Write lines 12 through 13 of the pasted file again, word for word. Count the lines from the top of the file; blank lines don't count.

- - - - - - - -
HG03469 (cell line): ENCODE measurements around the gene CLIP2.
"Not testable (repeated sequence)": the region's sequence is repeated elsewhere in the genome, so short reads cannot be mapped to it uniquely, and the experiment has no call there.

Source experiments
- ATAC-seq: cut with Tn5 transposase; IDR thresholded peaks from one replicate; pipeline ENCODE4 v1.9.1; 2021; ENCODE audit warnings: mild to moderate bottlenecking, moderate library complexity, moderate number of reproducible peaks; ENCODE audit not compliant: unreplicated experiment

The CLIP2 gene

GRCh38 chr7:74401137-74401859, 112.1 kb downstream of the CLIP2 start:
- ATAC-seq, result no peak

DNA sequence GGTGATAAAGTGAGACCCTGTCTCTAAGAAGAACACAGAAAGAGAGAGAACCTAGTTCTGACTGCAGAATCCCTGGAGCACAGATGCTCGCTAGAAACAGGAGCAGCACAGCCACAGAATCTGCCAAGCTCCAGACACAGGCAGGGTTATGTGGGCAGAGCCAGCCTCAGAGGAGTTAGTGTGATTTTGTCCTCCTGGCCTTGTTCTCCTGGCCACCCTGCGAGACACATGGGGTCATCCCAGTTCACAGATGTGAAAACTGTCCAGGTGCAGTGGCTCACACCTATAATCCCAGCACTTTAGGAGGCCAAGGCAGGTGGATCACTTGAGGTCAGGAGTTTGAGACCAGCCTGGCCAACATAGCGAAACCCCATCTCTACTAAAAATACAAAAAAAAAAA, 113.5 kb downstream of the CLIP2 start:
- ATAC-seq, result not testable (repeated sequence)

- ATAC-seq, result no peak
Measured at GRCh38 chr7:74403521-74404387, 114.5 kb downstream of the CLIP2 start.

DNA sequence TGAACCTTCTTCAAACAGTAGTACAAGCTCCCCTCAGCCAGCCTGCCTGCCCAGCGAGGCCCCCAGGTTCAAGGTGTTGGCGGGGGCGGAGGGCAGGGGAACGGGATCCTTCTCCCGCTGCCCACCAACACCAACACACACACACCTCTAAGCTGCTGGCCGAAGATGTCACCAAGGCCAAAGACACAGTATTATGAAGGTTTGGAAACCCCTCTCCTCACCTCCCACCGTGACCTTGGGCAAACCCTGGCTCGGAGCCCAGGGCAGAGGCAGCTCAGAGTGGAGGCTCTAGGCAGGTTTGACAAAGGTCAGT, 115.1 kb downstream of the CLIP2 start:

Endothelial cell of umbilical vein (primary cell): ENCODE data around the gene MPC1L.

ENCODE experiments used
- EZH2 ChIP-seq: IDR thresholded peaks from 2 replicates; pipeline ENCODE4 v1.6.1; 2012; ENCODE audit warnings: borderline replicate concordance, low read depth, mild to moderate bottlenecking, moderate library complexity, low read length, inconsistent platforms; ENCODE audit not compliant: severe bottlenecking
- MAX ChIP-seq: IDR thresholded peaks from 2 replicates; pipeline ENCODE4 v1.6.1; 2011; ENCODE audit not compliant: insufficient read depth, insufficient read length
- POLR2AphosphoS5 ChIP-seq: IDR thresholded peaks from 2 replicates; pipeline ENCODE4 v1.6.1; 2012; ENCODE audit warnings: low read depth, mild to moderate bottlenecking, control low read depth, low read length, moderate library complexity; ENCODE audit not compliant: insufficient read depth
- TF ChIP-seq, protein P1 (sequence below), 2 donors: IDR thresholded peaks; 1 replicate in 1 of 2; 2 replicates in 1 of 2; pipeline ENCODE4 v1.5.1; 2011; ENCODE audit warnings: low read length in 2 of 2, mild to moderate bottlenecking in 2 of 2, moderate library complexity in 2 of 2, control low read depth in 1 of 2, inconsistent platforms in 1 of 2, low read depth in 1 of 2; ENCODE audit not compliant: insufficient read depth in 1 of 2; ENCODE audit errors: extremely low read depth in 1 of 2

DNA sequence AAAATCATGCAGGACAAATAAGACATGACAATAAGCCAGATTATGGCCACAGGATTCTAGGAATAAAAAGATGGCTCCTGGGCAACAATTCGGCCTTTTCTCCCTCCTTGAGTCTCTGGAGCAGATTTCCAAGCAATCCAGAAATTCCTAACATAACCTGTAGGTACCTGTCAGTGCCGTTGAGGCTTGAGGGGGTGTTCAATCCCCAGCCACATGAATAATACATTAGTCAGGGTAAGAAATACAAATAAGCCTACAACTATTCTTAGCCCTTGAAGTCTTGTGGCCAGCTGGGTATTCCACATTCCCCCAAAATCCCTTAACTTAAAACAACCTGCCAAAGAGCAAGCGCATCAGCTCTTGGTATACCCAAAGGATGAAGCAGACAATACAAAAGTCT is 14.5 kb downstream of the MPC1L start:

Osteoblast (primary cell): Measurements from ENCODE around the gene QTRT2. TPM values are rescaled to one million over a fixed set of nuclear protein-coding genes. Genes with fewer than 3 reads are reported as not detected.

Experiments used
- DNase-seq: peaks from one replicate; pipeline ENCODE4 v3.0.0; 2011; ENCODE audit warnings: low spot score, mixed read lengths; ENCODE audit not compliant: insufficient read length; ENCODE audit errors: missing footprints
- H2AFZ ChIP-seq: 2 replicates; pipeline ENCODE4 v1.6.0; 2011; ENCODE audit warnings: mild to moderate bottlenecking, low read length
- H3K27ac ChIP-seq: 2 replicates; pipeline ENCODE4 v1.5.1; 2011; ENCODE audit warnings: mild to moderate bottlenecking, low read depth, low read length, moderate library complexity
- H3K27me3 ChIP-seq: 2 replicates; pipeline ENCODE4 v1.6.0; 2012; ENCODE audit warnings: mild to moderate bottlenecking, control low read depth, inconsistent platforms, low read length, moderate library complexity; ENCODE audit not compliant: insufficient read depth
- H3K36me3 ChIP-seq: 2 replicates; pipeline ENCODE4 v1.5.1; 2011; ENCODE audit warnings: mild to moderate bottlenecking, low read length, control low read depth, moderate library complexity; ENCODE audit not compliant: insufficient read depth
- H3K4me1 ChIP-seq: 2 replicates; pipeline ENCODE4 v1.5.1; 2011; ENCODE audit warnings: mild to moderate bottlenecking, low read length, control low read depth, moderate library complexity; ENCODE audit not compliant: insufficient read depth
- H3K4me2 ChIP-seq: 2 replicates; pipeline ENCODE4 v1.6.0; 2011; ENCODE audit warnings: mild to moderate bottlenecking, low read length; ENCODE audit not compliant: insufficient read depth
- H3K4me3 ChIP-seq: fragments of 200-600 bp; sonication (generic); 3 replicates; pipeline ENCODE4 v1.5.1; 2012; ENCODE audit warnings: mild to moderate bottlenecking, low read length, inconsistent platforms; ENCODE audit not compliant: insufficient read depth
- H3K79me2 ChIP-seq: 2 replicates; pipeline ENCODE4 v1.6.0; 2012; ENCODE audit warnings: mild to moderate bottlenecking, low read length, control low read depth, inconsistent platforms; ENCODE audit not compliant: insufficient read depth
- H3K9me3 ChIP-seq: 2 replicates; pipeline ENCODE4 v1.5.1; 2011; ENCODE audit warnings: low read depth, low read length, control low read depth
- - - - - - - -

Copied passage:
DNA sequence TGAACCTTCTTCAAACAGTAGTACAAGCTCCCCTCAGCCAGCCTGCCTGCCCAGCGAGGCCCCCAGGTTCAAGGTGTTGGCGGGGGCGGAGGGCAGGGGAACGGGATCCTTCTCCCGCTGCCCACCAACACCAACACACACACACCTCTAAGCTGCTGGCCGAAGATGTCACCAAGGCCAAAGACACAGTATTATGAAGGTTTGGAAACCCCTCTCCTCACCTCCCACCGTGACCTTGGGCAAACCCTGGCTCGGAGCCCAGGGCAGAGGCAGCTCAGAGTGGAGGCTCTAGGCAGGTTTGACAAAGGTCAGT, 115.1 kb downstream of the CLIP2 start:

Endothelial cell of umbilical vein (primary cell): ENCODE data around the gene MPC1L.